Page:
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The heart is a muscle that pumps oxygen-rich blood to all parts of the body. When you have heart failure, the heart is not able to pump as well as it should. Blood and fluid may back up into the lungs (congestive heart failure), and some parts of the body don’t get enough oxygen-rich blood to work normally. These problems lead to the symptoms of heart failure.
Certain procedures may help the heart pump better in some cases of heart failure. Some procedures are done to treat health problems that may have caused the heart failure such as coronary artery disease or heart rhythm problems. For more serious heart failure, other options are available.
If you have coronary artery disease or valve disease, procedures may be done to improve blood flow. This helps the heart pump better, which can improve heart failure symptoms. First, your doctor may do a cardiac catheterization to help detect clogged blood vessels or valve damage. During this procedure, a thin tube (catheter) in inserted into a blood vessel and guided to the heart. There a dye is injected and a special type of X-ray (angiogram) is taken of the blood vessels. Procedures to open a blocked artery or fix damaged valves can also be done using catheterization.
Angioplasty uses a balloon-tipped instrument at the end of the catheter. The balloon is inflated to widen the narrowed artery. In many cases, a stent is expanded to further support the narrowed artery. A stent is a metal mesh tube.
Valve surgery repairs or replacement of faulty valves can also be done during catheterization so blood can flow properly through the chambers of the heart.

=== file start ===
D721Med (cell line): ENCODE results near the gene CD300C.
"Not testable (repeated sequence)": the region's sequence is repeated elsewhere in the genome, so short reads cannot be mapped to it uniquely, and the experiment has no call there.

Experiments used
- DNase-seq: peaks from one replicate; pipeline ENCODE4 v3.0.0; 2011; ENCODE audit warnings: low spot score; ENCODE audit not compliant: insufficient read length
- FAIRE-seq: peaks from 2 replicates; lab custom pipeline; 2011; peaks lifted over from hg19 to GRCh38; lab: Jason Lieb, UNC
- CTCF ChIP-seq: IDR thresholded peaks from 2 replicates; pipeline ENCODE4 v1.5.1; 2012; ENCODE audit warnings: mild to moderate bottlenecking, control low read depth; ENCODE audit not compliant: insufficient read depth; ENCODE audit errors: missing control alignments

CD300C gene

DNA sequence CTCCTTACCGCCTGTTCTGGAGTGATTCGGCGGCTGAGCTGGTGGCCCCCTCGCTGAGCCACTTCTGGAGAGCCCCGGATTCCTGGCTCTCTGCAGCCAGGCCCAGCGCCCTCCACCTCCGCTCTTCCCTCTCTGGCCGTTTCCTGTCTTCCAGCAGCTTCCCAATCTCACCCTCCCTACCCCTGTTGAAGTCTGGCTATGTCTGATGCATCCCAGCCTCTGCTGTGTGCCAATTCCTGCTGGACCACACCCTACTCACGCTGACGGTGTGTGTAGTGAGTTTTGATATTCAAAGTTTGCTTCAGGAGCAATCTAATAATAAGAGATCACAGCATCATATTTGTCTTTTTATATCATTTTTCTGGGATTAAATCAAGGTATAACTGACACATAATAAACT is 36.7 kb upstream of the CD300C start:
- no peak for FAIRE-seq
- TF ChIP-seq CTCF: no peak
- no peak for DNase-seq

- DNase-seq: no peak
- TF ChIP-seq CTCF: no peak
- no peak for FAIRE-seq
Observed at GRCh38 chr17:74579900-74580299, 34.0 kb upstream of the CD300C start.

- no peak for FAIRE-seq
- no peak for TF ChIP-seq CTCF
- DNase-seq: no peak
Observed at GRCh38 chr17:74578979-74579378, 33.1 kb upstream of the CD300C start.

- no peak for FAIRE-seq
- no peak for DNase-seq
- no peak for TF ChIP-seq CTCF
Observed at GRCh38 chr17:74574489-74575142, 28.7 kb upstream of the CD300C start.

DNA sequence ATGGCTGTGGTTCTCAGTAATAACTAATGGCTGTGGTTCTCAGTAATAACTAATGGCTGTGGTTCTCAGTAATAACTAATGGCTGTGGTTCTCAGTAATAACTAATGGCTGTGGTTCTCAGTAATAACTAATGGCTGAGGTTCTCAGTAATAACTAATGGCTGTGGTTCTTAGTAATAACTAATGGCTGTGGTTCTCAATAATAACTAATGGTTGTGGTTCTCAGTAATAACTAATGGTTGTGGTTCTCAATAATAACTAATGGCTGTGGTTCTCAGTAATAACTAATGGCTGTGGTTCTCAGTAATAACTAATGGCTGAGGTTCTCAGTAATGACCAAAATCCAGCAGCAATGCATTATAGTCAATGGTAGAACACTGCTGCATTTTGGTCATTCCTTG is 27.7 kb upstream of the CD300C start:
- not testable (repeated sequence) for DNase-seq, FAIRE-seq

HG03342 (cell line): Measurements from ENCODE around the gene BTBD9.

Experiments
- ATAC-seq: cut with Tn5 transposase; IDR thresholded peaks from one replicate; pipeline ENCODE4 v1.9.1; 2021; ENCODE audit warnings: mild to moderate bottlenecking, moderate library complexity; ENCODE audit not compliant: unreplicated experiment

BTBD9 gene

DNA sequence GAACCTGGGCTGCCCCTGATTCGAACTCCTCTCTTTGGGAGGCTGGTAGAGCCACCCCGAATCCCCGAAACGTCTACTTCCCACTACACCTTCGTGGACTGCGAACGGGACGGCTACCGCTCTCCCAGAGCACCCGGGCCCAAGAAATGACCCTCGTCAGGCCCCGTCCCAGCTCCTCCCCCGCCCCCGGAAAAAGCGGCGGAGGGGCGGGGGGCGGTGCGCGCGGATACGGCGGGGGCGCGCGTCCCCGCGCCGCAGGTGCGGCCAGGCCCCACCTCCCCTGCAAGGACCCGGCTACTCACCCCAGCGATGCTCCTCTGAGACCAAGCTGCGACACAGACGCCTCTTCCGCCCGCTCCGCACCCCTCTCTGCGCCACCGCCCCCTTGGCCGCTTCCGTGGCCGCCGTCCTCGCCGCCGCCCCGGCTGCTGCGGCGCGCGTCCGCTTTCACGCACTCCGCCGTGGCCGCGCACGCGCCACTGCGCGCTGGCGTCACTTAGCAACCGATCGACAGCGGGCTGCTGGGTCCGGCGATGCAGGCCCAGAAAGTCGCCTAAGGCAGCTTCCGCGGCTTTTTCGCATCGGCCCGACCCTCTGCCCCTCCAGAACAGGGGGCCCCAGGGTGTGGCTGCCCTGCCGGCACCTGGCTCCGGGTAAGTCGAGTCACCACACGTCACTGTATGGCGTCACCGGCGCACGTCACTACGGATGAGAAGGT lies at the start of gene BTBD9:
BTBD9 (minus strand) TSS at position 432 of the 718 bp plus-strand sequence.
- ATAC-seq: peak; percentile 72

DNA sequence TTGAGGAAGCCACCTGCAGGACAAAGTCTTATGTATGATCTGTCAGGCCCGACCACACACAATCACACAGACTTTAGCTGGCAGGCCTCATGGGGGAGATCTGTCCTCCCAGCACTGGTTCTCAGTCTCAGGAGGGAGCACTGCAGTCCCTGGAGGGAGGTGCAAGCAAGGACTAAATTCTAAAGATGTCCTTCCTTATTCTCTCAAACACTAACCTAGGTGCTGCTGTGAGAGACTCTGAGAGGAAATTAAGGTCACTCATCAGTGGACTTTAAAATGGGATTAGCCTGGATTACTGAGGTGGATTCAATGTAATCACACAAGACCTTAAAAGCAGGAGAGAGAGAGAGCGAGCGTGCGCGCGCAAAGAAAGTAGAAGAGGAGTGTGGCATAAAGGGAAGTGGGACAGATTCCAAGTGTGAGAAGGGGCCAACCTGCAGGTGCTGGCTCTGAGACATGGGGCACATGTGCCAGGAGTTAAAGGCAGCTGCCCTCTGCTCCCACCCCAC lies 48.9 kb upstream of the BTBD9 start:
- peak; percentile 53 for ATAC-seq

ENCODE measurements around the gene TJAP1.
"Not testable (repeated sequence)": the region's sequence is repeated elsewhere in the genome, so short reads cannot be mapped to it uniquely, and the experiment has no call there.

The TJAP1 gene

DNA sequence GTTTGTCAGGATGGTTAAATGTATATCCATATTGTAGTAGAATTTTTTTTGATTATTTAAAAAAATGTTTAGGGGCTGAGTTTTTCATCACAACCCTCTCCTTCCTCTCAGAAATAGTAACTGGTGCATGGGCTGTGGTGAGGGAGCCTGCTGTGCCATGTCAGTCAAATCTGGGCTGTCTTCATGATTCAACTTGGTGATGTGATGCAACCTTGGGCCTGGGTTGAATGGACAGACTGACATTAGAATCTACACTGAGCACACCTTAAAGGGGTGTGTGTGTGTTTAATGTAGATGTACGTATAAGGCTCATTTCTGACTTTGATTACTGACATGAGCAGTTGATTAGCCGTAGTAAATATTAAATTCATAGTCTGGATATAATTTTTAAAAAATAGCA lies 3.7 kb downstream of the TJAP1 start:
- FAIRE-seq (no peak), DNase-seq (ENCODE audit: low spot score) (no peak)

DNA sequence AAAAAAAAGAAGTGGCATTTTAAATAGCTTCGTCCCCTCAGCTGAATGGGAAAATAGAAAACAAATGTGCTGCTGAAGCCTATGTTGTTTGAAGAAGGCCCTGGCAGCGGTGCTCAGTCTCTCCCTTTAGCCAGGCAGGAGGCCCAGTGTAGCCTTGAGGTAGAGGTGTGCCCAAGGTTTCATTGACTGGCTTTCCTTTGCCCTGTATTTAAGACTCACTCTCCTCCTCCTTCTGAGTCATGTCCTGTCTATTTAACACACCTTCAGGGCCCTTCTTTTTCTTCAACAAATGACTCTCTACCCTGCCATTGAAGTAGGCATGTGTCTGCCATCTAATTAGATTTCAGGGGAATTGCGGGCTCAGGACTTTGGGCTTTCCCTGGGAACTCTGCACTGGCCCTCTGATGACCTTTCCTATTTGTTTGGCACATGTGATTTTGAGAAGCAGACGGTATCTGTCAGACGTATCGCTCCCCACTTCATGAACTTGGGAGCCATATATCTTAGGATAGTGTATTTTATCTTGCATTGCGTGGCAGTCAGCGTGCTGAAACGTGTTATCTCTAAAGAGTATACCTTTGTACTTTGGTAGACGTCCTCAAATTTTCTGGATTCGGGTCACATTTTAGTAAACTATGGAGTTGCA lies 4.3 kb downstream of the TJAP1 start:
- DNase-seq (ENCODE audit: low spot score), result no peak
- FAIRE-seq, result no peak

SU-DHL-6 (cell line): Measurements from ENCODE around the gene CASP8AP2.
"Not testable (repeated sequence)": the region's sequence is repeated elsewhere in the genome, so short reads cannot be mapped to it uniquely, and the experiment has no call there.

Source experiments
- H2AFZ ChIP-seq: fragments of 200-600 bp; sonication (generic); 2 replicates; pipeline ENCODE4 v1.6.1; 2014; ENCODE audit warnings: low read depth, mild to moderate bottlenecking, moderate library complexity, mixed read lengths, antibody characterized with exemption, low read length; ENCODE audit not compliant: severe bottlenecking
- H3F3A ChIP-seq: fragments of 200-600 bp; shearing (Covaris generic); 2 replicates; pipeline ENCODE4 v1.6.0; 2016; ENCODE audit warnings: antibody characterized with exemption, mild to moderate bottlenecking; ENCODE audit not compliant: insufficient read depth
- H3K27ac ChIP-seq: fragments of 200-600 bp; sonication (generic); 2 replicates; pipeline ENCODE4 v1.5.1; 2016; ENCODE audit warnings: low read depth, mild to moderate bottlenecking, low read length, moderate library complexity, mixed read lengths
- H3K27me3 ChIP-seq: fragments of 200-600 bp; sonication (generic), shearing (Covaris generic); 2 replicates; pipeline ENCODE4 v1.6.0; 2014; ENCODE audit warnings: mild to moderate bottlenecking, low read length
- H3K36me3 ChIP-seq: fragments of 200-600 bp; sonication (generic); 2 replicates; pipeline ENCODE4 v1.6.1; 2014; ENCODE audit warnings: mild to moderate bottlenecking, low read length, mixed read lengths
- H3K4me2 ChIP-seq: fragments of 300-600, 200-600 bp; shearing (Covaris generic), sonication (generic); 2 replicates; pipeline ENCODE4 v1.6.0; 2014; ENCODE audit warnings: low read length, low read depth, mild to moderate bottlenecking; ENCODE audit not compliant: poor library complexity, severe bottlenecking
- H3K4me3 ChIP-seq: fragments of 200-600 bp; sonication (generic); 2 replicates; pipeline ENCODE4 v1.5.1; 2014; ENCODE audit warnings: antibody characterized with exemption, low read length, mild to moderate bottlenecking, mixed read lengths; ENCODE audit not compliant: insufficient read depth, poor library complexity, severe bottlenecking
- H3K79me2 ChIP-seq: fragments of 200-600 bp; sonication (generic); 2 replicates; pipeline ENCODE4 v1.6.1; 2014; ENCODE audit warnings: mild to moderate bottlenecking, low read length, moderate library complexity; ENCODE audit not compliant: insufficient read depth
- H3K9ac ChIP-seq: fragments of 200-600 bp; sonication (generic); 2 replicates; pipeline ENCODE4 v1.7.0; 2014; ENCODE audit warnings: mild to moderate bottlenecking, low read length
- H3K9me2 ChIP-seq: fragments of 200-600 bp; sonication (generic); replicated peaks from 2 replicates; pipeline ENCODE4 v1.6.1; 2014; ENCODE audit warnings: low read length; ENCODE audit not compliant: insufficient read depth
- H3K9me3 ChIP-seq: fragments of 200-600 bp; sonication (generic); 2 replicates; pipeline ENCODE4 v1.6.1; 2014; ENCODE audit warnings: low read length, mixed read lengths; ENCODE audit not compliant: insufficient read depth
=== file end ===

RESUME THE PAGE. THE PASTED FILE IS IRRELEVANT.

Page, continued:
Bypass surgery is another option to help treat blocked arteries. It uses a healthy blood vessel from elsewhere in the body. The healthy blood vessel is attached above and below the blocked area so that blood can flow around the blocked artery.
A device may be placed in the chest to help a weak heart maintain a healthy, heartbeat so the heart can pump more effectively:
Pacemaker. A pacemaker is an implanted device that regulates your heartbeat electronically. It monitors your heart's rhythm and generates a painless electric impulse that helps the heart beat in a regular rhythm. A pacemaker is programmed to meet your specific heart rhythm needs.
Biventricular pacing/cardiac resynchronization therapy. A type of pacemaker that paces both pumping chambers of the heart at the same time to coordinate contractions and to improve the heart's function. Some people with heart failure are candidates for this therapy.
Implantable cardioverter defibrillator. A device similar to a pacemaker that senses when the heart is beating too fast and delivers an electrical shock to convert the fast rhythm to a normal rhythm. This can be a life saving device.
In more serious cases of heart failure when other treatments no longer work, other options may include:
Ventricular assist devices (VADs). These are mechanical devices used to take over the pumping function for one or both of the heart's ventricles, or pumping chambers. A VAD may be necessary when heart failure progresses to the point that medicines and other treatments no longer help. In some cases, a VAD may be used as a bridge to transplant.
Heart transplant. This is replacing the diseased heart with a healthy one from a donor. This is an option for a few people who are very sick. A heart transplant is very serious and not an option for all patients. Your doctor can tell you more.
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